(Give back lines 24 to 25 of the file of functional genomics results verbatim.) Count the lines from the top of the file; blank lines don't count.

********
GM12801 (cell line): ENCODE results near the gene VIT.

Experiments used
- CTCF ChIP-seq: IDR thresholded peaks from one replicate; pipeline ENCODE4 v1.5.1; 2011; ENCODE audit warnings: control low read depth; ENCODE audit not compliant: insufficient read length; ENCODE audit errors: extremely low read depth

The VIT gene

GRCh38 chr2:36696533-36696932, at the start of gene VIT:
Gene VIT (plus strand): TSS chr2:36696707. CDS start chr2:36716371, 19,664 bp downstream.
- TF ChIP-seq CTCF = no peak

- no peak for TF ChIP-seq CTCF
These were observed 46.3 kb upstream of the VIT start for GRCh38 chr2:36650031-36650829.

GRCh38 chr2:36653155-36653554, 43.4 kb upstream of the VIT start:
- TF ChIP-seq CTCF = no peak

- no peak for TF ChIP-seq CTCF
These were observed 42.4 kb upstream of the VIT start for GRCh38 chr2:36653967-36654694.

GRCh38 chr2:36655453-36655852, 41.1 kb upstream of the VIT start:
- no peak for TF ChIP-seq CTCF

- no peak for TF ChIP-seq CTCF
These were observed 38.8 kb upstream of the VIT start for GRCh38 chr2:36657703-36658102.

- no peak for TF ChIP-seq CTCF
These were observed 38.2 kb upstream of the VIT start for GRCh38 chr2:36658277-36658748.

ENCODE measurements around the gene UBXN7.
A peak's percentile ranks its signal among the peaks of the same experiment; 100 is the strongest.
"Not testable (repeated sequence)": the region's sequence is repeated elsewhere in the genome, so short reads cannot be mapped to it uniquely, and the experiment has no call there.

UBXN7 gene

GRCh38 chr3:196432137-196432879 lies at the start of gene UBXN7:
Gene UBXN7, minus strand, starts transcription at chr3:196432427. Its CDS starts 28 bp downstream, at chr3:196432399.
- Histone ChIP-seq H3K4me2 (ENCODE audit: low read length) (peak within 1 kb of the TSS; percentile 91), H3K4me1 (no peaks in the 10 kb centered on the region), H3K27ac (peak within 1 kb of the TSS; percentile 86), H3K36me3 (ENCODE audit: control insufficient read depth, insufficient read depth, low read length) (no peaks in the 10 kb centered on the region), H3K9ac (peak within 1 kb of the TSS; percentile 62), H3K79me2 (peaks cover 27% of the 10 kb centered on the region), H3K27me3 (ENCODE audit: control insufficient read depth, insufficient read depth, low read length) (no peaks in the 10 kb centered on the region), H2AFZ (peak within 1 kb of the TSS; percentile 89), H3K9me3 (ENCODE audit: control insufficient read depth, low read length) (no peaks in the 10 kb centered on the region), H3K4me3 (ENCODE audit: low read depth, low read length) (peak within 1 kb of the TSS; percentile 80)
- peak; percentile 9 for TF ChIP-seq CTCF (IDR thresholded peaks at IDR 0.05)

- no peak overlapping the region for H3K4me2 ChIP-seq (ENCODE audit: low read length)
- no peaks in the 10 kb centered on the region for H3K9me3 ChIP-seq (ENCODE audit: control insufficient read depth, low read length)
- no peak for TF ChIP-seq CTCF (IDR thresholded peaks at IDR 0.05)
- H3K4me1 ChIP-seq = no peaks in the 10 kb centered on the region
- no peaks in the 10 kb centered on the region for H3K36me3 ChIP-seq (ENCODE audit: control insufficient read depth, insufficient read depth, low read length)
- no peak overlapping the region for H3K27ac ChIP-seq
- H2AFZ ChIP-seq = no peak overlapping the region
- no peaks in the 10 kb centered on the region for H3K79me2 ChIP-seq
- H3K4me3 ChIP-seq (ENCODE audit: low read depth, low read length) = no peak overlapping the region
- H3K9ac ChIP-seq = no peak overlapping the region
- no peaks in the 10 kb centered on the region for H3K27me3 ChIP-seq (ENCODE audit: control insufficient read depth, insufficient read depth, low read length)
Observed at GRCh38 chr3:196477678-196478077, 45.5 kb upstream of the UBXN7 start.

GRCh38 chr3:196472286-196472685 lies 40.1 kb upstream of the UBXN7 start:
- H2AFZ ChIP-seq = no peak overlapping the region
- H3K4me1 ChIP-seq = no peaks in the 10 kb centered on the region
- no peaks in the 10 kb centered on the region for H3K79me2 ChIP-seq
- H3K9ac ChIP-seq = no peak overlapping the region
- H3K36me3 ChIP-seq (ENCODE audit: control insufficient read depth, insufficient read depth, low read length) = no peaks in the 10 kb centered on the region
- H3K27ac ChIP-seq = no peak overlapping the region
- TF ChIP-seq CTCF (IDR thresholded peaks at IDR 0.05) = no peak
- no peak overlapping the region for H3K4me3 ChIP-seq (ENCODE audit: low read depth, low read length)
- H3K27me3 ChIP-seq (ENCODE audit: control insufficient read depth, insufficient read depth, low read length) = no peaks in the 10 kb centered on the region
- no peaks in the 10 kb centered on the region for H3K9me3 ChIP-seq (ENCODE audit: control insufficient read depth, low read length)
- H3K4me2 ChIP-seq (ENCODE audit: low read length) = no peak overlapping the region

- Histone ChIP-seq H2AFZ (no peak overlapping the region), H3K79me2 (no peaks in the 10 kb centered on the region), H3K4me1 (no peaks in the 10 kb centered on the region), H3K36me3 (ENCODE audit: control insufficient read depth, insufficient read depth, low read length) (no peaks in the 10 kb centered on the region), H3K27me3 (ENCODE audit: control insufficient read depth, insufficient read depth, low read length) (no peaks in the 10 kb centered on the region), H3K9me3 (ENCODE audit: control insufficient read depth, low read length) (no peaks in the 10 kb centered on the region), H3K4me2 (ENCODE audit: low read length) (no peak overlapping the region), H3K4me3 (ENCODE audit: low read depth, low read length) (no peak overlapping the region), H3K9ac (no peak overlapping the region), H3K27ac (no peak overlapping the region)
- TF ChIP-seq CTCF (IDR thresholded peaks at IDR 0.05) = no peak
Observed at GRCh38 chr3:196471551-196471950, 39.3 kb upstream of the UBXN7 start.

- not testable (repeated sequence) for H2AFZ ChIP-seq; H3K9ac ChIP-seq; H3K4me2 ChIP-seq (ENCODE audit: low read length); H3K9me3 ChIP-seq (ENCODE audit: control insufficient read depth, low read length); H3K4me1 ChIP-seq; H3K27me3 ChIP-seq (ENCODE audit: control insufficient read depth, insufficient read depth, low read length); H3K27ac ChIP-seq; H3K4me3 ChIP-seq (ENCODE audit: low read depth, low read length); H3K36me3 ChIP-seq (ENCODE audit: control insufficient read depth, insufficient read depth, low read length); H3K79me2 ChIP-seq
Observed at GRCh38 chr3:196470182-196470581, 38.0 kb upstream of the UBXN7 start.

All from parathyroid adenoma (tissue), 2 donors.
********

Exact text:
GRCh38 chr3:196432137-196432879 lies at the start of gene UBXN7:
Gene UBXN7, minus strand, starts transcription at chr3:196432427. Its CDS starts 28 bp downstream, at chr3:196432399.